The Pfalz is one of Germany’s largest regions (and Germany’s largest red wine region), producing every third bottle of German wine purchased domestically. The word Pfalz is a derivation of the Latin word palatium, meaning palace. The English equivalent, Palatinate, is sometimes used to refer to the Pfalz. Pleasant, mild white wines rich in bouquet and full of body are produced from Riesling and Müller-Thurgau grapes in the Pfalz, while deep-coloured and quite complex red wines are made from Dornfelder grapes.

The Pfalz is home to the world’s largest wine barrel, the world’s largest wine festival (in Bad Dürkheim), the world’s oldest wine in the Palatinate Historical Museum, and the first and best known wine route, the German Wine Road.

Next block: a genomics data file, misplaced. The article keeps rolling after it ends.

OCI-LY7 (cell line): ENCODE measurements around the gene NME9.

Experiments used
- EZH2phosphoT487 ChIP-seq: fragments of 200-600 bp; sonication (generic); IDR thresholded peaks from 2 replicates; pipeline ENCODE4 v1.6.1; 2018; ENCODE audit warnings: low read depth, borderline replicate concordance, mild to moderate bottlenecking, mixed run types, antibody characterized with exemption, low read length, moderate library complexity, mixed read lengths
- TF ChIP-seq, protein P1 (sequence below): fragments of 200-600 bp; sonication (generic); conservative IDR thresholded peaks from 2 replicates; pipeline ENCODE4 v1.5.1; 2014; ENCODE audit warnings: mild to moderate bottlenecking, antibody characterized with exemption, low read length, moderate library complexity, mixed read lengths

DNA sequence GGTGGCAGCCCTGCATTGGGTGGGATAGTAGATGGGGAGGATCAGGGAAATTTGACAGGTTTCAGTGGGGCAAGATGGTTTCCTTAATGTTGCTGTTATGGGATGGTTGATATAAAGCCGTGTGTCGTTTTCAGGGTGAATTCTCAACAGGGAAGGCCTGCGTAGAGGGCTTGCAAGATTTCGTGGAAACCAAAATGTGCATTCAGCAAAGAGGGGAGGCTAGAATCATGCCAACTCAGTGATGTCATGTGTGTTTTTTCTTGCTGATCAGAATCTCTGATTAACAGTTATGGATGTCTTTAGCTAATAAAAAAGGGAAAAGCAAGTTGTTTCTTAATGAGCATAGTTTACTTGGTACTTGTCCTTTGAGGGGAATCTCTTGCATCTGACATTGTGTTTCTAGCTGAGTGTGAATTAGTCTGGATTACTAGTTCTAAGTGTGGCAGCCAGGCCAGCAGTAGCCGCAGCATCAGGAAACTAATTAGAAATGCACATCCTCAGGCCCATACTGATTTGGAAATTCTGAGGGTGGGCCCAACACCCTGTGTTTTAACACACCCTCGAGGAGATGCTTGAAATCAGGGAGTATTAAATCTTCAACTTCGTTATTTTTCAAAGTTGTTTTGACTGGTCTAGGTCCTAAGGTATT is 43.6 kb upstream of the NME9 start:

Major Town: Bad Dürkheim, Neustadt, Landau

Districts: 2

Collective Sites: 25

Individual Sites: 317

Vineyard Area: 23,554



– Lots of sun
– Variable climate
– One of Germany’s warmest regions
– The mild climate is due to the slopes of the Palatinate Forest


Loam is prevalent, often in a mixture with other soil types, such as loess, chalk, clay, colored sandstone or sand.

Top soil types:
Colored sandstone
Chalky loam and clay


The Pfalz runs from the south of Worms to the French border (Alsace), between the foothills of the Palatinate Forest, the densely forested Haardt Mountains (an extension of the Vosges), and the Rhine plain.


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